Introduction / History
The Ghomara Berber are one of many groups of Berbers. The Berbers are a North African people group who were conquered by the Muslim invaders in the seventh century. The name Berber comes from an Arabic name for the aboriginal people west and south of Egypt. Today, the term 'Berber' refers to any native speaker of one of the Berber languages.
There are three main subgroups of Berbers in Morocco, each containing several smaller tribes. The Ghomara is one of the smallest tribes. They live in the Moroccan Rif, in the northeastern region of the country, north of the town of Fez, near the Mediterranean coast.
Today, most Berbers refer to themselves as the Imazighen, which means "men of noble origin." Berbers are generally bilingual, speaking both their Berber dialect and Arabic. The Ghomara Berber speak a unique dialect known as Ghomara.
What Are Their Lives Like?
Berbers can be found in all three regions of Morocco: the Northern Rif (hilly region), the Middle and Central High Atlas Mountains, and the Western High Atlas Mountains.
Due to their location in the Rif, the Ghomara Berber are farmers. They produce and consume large amounts of barley, corn, millet, wheat, and rye. In areas where water is plentiful, vegetables such as tomatoes, onions, squash, peppers, and potatoes are grown. Chickens, goats, and sheep are also raised. This supplemental food source provides milk, eggs, butter, and meat.
Although the number of cities is increasing in the Rif area, many of the Berber still live in homes made of mud brick and stone. Mountain village homes are quite similar. They are usually flat-roofed houses made of stone that has been reinforced with dried mud.
The Berber dress is very similar to that of the Arabian community. The men wear the traditional djellaba cloak, which is made of cotton with wide sleeves and a hood. They also wear cotton turbans or caps.
The men work in the fields, herd the animals, and hunt; while the women do the housework and care for the children. The women only help the men in the fields during harvest time, when they take the newly cut grain to the threshing floor.
For the Berber, life revolves around important ceremonies such as births, marriages, and deaths. Many rites of passage are important parts of their culture as well, such as the first haircut and circumcision for boys. The most elaborate of all is the marriage ceremony.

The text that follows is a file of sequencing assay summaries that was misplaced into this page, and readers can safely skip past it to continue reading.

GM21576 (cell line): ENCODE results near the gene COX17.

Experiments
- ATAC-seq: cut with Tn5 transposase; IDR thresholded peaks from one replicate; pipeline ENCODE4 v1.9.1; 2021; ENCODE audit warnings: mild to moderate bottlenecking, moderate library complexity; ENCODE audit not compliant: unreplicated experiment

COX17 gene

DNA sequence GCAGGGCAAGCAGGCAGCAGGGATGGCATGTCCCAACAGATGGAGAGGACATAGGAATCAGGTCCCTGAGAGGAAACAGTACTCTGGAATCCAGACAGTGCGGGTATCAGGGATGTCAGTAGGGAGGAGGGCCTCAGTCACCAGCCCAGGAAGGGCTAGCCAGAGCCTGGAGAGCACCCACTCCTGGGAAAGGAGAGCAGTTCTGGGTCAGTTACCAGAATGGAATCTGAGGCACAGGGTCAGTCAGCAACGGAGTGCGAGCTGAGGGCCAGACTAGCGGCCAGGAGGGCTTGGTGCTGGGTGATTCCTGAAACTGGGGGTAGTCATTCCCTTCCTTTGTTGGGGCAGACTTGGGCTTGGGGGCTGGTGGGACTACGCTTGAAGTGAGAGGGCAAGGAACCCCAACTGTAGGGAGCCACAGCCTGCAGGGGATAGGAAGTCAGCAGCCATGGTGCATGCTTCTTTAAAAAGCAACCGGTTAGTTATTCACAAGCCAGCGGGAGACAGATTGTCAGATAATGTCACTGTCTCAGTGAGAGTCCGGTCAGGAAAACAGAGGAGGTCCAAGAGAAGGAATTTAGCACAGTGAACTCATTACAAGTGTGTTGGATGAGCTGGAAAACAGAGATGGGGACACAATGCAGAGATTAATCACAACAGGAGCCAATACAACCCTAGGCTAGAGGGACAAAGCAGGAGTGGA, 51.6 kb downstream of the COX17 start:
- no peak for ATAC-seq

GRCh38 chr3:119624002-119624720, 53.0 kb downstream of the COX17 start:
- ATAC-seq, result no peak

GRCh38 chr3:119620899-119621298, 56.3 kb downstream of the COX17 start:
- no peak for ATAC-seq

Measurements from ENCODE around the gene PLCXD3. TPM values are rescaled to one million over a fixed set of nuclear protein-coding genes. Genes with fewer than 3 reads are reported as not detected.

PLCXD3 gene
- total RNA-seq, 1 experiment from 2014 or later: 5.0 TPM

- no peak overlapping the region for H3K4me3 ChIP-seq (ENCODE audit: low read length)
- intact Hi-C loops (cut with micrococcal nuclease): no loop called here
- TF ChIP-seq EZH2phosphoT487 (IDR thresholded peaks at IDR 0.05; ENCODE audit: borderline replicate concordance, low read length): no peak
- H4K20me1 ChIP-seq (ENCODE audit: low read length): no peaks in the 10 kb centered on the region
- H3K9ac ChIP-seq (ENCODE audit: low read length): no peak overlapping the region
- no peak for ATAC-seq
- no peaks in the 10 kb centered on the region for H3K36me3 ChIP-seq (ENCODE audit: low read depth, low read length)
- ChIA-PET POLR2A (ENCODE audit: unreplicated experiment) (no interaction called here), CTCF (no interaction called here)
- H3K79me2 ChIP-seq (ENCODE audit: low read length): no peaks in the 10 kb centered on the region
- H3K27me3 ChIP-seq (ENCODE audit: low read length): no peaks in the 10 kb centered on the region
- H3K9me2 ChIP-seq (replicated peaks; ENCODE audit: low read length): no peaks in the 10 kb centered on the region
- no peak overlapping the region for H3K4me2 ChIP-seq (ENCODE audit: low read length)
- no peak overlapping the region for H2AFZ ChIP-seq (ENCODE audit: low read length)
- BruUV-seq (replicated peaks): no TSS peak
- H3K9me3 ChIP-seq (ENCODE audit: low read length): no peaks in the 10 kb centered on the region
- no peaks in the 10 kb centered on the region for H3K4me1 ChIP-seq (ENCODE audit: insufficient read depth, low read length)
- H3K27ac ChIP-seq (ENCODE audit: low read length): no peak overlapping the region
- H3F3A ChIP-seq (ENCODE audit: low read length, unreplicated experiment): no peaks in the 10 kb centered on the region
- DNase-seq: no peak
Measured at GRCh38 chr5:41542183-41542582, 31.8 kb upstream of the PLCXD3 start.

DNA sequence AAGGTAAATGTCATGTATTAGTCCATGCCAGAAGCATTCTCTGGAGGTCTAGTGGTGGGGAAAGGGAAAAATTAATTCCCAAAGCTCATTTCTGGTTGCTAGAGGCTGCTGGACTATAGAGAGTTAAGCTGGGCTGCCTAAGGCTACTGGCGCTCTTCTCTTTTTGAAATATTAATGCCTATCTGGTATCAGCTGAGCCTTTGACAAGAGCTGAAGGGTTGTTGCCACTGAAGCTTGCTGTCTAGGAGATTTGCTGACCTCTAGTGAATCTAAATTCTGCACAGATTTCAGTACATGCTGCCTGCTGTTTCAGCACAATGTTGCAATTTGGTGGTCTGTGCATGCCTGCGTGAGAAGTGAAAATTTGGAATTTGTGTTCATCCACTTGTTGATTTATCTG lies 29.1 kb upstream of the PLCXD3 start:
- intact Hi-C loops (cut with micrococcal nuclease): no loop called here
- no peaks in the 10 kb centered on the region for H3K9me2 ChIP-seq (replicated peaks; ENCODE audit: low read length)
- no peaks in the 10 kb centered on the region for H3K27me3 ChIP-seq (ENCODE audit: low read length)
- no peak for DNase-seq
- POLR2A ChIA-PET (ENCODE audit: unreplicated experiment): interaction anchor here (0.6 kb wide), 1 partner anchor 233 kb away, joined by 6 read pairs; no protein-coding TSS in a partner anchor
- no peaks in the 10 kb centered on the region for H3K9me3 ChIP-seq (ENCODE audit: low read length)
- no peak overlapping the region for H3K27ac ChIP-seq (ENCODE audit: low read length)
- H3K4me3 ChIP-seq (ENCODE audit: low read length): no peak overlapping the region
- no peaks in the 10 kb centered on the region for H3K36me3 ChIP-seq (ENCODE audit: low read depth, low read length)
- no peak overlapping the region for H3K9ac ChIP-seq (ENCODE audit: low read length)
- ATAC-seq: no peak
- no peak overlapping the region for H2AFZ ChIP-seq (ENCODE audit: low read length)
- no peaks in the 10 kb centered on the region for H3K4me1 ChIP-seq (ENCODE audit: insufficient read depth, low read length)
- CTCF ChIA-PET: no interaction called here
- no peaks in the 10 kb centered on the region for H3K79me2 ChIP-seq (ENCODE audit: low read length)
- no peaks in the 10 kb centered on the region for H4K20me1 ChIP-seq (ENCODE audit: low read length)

The Ghomara, like other Berbers, live in a society that is male-dominated. The line of descent is traced through the fathers and all inheritances are passed down through the males. Also, as a means of preserving themselves as a people, the Ghomara are not permitted to marry outside of their own group.
What Are Their Beliefs?
The Ghomara, like other Berbers, are virtually all Muslims. In particular, they belong to the Malikite branch of Islam.
The Islamic religion is based on the teachings of Mohammed. The Koran ("holy book" of Islam) was supposedly given to Mohammed by the angel Gabriel. Islam is a religion of works that is based on five "pillars": (1) A Muslim must affirm that "there is no god but Allah and Mohammed is his prophet." (2) Five times a day he must pray while facing Mecca. (3) He must generously give alms. (4) He must fast during Ramadan, the ninth month of the Muslim year. (5) He must try to make one pilgrimage to Mecca in his lifetime.
What Are Their Needs?
A profession of faith in Jesus Christ can cost a Muslim his life. This explains why there are so few known Ghomara believers in Morocco.
* Ask God to raise up prayer teams who will break up the soil through worship and intercession.
* Pray that the Lord will call people who are willing to go to Morocco and share Christ with the Ghomara Berber.
* Ask God to strengthen, encourage, and protect the small number of Ghomara Berber Christians.
* Pray that God will give these new converts boldness to share Christ with their own people.
* Ask the Holy Spirit to soften the hearts of the Ghomara Berber toward Christians so that they will be receptive to the Gospel.
* Ask the Lord to raise up strong local churches among the Ghomara Berber.
|Profile Source: Bethany World Prayer Center|